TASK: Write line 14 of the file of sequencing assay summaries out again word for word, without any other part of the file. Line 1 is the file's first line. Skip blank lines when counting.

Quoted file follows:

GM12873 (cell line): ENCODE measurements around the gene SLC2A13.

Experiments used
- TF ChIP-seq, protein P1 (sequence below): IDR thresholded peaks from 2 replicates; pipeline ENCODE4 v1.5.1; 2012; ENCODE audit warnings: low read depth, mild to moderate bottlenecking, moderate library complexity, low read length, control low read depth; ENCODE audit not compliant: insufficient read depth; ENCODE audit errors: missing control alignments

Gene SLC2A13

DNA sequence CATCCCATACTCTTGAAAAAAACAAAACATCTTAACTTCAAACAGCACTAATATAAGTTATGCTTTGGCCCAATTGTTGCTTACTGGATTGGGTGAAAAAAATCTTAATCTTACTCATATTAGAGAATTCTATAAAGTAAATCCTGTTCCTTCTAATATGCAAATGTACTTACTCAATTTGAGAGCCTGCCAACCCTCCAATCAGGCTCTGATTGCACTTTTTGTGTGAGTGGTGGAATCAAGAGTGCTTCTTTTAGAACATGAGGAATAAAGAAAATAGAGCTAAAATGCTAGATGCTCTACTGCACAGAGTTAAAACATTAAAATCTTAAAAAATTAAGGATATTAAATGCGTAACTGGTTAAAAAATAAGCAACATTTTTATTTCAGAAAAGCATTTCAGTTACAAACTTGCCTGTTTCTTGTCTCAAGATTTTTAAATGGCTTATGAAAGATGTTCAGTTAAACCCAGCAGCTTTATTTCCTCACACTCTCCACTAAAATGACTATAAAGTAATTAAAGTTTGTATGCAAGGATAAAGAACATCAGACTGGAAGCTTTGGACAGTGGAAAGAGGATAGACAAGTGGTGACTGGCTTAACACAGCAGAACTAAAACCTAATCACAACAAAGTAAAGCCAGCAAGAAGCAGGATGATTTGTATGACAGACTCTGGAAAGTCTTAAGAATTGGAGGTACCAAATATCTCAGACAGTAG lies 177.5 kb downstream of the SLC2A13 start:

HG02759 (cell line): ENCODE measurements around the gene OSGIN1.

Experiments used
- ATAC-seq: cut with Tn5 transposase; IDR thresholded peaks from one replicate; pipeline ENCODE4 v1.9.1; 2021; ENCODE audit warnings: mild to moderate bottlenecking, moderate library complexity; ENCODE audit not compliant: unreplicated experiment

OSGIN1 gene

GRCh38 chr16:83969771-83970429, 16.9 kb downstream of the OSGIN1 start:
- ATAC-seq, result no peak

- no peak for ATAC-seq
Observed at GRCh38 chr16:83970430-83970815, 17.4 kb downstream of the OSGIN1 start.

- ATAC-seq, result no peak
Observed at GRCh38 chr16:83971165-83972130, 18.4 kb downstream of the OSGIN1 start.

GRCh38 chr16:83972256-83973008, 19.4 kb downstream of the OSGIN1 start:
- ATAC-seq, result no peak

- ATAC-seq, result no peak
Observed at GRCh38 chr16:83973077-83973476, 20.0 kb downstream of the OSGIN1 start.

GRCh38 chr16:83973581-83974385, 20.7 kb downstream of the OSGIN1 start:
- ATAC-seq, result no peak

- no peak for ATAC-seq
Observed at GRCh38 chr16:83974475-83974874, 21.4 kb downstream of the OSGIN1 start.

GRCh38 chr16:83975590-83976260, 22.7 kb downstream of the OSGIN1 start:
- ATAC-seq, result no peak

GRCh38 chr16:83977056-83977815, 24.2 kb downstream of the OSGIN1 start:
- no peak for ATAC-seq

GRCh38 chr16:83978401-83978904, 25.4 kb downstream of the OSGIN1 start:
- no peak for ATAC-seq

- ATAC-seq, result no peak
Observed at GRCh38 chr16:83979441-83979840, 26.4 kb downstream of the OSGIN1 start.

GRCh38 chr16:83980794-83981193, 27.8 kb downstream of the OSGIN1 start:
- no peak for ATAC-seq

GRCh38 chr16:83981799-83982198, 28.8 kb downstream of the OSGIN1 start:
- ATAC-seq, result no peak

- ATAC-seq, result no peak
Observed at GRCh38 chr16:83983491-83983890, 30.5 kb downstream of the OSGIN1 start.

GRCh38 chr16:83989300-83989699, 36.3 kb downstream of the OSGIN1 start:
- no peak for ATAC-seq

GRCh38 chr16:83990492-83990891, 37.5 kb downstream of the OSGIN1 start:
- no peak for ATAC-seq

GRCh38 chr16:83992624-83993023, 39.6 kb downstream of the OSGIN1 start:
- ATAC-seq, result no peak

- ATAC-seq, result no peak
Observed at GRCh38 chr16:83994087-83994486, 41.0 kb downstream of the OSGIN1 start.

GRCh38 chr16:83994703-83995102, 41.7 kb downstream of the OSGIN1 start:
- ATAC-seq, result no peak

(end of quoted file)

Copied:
- ATAC-seq, result no peak